Environmental Protection Minister Amir Peretz says proposal, which would hem in two East Jerusalem neighborhoods, has no ‘particularly sensitive natural value.’
By Nir Hasson |

Environmental Protection Minister Amir Peretz on Wednesday froze a plan to create a new national park on the slopes of Jerusalem’s Mount Scopus, saying the area has no “particularly sensitive natural value.”

The controversial plan is being pushed by both the Israel Nature and Parks Authority and the Jerusalem municipality. But left-wing groups and Palestinians charge that the real purpose is to block the development of two nearby Palestinian neighborhoods, Issawiyeh and A-Tur. As proof, they note that the area has no special natural or archaeological value.

The area slated for the park is the only space into which Issawiyeh and A-Tur can expand, and a few years ago both neighborhoods submitted plans to do so. But the planning authorities rejected these proposals and declared the area a national park. The park won initial approval from the regional planning committee almost two years ago but has made little progress since then – possibly due to fear of international pressure.

Over the recent Sukkot holiday, an employee of the parks authority was recorded admitting that the park’s main purpose was to prevent construction there.

“There is no doubt that this is an area with important natural value; it is the gateway to Jerusalem from the Judean Desert and therefore constitutes a link between areas with a desert climate to the east and a Mediterranean climate to the west,” Peretz wrote in his letter ordering the parks authority to freeze the plan.

“Nevertheless, I wish to inform you that I do not intend to support the continuation of this process until we have held additional discussions to examine the implications for natural values, as well as the national and international ramifications.”

In a press statement, however, Peretz said he made the decision after consultations with both ministry and legal experts had convinced him that the area was “devoid of particularly sensitive natural value or unique archaeological remains that justify turning it into a natural park.”


Nature conservation – the continuation of the occupation by other means – HAARETZ EDITORIAL

Environmental Protection Minister Amir Peretz should seize the opportunity to reevaluate a decision to turn an unimpressive area in East Jerusalem into a national park – which is aimed at preventing the expansion of adjacent Palestinian neighborhoods.
Haaretz Editorial | Oct. 2, 2013

Walking through the area designated for the Mount Scopus Slopes National Park in East Jerusalem, the question immediately arises: Why turn these unspectacular slopes into a national park? The answer was supplied last week by a staff member of the Nature and Parks Authority, who told visitors the main reason for the park’s establishment is to prevent construction. (Nir Hasson, September 30.)

Looking around, it’s easy to see whose construction the park is meant to prevent; to the south lies A-Tur, to the north, Issawiya. These two Palestinian neighborhoods, like most Arab neighborhoods, suffer from long-term neglect, overcrowding, absence of development plans, and illegal construction due to the fact that building permits simply aren’t granted.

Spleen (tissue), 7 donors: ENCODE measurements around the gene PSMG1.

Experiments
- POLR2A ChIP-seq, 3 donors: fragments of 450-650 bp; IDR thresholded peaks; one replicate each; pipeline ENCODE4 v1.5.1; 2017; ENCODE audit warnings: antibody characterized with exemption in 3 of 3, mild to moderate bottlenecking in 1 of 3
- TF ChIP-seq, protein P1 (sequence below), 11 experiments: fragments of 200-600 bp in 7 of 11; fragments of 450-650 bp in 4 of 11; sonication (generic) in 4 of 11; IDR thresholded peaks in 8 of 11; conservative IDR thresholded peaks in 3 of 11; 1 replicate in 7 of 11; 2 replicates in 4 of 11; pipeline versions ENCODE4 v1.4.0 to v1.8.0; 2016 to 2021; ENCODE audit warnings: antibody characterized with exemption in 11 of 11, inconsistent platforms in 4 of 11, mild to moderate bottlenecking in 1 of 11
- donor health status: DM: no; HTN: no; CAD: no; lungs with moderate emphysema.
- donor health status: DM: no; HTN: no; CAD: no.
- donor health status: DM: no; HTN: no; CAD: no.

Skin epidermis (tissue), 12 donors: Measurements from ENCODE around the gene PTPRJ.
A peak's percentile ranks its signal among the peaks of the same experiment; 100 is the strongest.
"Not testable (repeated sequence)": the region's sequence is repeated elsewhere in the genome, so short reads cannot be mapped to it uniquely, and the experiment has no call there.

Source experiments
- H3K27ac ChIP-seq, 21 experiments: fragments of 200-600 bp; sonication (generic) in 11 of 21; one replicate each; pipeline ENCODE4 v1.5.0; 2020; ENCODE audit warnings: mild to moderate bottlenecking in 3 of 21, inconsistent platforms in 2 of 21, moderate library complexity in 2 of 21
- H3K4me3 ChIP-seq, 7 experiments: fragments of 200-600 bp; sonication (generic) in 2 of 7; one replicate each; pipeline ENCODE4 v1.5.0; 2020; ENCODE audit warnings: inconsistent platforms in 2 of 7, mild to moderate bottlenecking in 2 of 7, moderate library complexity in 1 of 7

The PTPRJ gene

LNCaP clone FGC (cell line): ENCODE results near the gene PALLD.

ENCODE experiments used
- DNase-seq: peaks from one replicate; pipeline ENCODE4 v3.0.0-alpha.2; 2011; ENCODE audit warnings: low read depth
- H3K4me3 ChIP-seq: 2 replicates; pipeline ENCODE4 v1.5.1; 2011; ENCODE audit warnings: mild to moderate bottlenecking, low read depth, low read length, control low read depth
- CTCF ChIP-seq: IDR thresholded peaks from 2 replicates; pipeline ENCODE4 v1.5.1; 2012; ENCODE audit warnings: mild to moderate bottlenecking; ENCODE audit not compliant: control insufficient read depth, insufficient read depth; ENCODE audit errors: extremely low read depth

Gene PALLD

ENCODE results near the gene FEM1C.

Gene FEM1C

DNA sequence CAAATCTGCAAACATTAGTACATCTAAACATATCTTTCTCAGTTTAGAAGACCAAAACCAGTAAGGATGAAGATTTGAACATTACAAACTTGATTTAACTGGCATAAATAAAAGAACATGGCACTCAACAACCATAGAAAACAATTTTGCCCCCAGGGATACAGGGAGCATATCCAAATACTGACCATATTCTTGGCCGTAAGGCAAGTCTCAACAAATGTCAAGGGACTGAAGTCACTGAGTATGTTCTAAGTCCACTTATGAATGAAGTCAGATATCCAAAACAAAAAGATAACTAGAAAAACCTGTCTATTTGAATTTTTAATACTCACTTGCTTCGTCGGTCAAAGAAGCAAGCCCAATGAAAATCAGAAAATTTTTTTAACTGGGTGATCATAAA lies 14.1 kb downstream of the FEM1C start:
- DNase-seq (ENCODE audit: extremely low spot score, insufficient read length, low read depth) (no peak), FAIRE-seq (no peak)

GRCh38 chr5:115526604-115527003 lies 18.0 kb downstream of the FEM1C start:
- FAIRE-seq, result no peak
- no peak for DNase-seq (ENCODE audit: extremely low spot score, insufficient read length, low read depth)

Nature and Parks Authority officials say the purpose of the national park, like any other, is to prevent development and protect open space. Still, the Mount Scopus Slopes National Park has several unique characteristics: First, it is to be the most modest of all national parks in terms of valuable natural or archaeological elements worthy of protection. Second, the nature authority already made itself suspect in the eyes of Palestinians when its officials gave the name “They Won’t Know and Won’t Understand, 2012” to an operation to demolish residents’ houses and remove the rubble. Third, as opposed to other residential areas bordering national parks, Issawiya and A-Tur have no other option for development – the separation barrier, roads, Hebrew University and Jewish neighborhoods enclose it from all sides.

The residents prepared their own development plan that took into consideration their needs for expansion as well as the environment, but it was rejected by Israeli authorities in favor of the plan for the national park. It must be added that nobody dreamed of declaring the area a national park before the new road to Ma’aleh Adumim cut it in two.

Since 1967, Israel has expropriated more than 20,000 dunams of Palestinian land, a third of the land annexed to the city. It was used to construct tens of thousands of apartments in the Jewish neighborhoods fronting the city on the east. During this period not even one new Palestinian neighborhood was built, while no effort was spared to stifle development in the existing ones. The area allocated for the new national park is the proverbial poor man’s lamb. It must be planned for the residents’ benefit while respecting nature and scenery.

Former Environmental Protection Minister Gilad Erdan was an avid supporter of the national park. Before the final determination is made, the current minister, Amir Peretz, has an opportunity to reevaluate the decision, only this time with the neighbors taken into consideration.